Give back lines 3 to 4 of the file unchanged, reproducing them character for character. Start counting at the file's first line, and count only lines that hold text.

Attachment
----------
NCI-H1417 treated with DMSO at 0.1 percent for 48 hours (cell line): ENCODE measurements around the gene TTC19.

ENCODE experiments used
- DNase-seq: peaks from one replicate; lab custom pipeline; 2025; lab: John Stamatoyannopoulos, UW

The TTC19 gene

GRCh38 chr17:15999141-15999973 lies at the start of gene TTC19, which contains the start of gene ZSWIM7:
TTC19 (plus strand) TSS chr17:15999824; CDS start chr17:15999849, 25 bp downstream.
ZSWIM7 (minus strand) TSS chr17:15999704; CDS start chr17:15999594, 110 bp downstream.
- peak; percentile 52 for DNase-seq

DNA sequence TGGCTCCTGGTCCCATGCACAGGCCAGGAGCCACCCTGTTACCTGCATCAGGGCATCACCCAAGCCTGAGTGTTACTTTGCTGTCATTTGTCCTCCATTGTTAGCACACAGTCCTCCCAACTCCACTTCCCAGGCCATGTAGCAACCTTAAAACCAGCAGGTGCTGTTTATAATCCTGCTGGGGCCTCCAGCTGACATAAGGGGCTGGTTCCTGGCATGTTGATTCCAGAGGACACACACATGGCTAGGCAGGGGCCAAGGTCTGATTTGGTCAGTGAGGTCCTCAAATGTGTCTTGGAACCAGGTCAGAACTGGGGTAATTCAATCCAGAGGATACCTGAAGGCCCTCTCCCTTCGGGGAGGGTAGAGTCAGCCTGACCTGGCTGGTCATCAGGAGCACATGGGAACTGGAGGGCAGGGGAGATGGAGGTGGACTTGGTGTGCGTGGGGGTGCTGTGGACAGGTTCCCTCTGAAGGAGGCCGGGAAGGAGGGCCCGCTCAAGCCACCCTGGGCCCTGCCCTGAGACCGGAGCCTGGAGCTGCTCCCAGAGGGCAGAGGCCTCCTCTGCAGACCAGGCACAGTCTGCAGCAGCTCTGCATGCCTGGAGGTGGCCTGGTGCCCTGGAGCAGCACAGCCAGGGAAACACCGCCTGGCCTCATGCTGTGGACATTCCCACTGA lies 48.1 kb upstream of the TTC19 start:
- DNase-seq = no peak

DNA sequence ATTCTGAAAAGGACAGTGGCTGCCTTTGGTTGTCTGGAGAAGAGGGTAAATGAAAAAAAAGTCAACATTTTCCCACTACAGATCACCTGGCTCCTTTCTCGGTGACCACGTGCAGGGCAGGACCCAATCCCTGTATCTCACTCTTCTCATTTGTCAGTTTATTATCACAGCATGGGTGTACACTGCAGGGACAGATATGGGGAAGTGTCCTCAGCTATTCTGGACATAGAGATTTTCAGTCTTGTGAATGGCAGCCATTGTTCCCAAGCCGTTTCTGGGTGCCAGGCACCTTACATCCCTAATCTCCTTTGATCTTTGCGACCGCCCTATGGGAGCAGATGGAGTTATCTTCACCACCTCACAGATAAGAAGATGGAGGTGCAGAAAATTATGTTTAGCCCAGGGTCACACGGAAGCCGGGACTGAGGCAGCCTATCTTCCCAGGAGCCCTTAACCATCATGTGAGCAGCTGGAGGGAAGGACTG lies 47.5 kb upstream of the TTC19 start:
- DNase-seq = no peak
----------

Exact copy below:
- DNase-seq: peaks from one replicate; lab custom pipeline; 2025; lab: John Stamatoyannopoulos, UW

The TTC19 gene